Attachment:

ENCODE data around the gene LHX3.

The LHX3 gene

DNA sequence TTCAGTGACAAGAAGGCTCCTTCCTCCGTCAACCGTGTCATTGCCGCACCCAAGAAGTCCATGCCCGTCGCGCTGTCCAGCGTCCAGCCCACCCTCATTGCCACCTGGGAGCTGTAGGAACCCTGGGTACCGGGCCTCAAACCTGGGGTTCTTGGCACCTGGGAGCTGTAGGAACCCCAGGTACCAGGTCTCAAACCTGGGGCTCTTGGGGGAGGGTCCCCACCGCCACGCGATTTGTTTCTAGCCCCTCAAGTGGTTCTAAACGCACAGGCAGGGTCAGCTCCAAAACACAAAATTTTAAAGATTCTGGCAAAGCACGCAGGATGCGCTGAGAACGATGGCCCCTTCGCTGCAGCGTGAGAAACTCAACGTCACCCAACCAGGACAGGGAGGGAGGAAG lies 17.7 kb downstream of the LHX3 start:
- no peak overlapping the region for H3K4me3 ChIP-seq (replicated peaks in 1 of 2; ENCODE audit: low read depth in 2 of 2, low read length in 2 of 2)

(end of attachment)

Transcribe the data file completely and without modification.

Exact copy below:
ENCODE data around the gene LHX3.

The LHX3 gene

DNA sequence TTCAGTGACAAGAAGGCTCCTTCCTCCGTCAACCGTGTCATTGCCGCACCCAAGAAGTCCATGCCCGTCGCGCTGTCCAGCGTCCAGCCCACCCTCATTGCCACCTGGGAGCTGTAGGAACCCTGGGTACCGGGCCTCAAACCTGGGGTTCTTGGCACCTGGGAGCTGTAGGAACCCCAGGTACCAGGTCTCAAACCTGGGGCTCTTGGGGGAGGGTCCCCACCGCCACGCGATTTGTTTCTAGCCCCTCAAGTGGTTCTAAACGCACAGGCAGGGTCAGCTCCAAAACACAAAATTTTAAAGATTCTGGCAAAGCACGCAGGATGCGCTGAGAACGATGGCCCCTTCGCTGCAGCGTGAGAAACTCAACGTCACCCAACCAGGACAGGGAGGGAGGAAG lies 17.7 kb downstream of the LHX3 start:
- no peak overlapping the region for H3K4me3 ChIP-seq (replicated peaks in 1 of 2; ENCODE audit: low read depth in 2 of 2, low read length in 2 of 2)